A book from 2003 that I read recently, Steven Kinzer’s All the Shah’s Men is a history of the CIA’s 1953 coup in Iran. It was the CIA’s first successful regime change, toppling Mohammad Mossadegh, the elected prime minister. However, Kinzer argues that the near-term win was a long-term loss, planting the seeds of the 1979 Iranian revolution and the virulent anti-U.S. sentiments that came with it.
It was about oil. Mossadegh incurred the wrath of the British by nationalizing the British-run company that had the exclusive franchise on Iran’s oil. The British, in turn, packaged their frustrations with Mossadegh into scary scenarios about Iranian instability, baiting the Cold Warriors in the Eisenhower administration. The British wanted their oil franchise back, and the Americans wanted to ensure that Iranian oil didn’t somehow end up under Soviet influence.
The British could not let go of the colonial mindset. As Iran’s overlord in the early 20th century, the British had cut oil deals that left little for Iran. Before and during Mossadegh’s reign, Britain had opportunities to correct this imbalance and defuse tensions. Yet even when American companies began doing 50/50 partnerships with oil-producing countries, Britain refused to go beyond modest concessions from its original deal. The British reasoning was that its involvement in Iran was a noble act of modernization, duly compensated by a long-term contract, and that the ungrateful Iranians needed to be kept in line. These rationalizations of the colonial order, even as its foundations were crumbling, precluded a true British partnership with Iran.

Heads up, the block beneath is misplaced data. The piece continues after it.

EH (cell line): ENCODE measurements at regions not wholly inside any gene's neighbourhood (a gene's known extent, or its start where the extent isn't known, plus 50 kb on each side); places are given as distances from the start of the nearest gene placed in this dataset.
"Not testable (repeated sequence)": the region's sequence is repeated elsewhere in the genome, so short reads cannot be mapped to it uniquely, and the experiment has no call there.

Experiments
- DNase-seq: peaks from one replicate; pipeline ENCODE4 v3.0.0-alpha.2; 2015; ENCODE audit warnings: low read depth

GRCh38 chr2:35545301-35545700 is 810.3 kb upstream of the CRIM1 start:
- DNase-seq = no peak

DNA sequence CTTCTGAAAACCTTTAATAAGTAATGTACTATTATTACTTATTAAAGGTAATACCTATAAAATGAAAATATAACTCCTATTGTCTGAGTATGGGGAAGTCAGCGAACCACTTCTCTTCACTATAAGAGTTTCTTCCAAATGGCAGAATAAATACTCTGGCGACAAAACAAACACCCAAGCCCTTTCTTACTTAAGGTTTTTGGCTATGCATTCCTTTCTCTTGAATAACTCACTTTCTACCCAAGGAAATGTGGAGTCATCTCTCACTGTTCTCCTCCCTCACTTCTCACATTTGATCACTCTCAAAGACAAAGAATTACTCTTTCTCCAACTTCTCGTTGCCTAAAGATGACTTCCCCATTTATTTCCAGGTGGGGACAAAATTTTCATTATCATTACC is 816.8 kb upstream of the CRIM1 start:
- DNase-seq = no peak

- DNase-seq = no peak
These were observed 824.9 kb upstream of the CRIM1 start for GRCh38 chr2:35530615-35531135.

Mossadegh also had trouble letting go of the colonial mindset. Having gained his fame—and, at some level, his identity—as the opposition, he had trouble envisioning solutions that involved the British. While this single-mindedness was instrumental in bringing him to power, it was an obstacle later, as it confirmed for the British that they were dealing with (in their view) ungrateful and irrational natives.
A key enabler for the coup was the relative openness of Iranian society at the time. Mossadegh’s reign had, by Middle East standards, relatively broad freedom of the press and assembly, factors the CIA exploited. The Agency bought-off newspaper editors to plant articles aimed at destabilizing Mossadegh’s rule. And in the critical moments of the coup itself, the CIA hired thugs to mount violent demonstrations in favor of Mossadegh, with the purpose of provoking violent counter-demonstrations and clashes to deepen the chaos. The clerics of the Iranian revolution would later point to this exploitation of freedoms as reasons against granting them.
The coup’s result was to make Iran’s monarch, the Shah, its absolute ruler for the next quarter century. In that time, the Shah was suitably pro-Western albeit increasingly repressive at home. His crushing of political dissent radicalized the opposition, which eventually broke through in the 1979 revolution, rallying a significant vanguard of the population against the Shah and his main backer, the United States.
Meanwhile, within the CIA of the Cold War era, the Iran operation’s perceived success was taken as a model for getting things done. Or as another review of All the Shah’s Men put it, the Iran operation...
...got the CIA into the regime-change business for good—similar efforts would soon follow in Guatemala, Indonesia, and Cuba—but that the Agency has had little success at that enterprise, while bringing itself and the United States more political ill will, and breeding more untoward results, than any other of its activities.
This point of view fairly represents the book’s bigger-picture perspective about unintended consequences. And if you didn’t follow the link, you might be surprised to find that the quote comes from a historian on staff at the CIA, writing in the CIA’s official journal.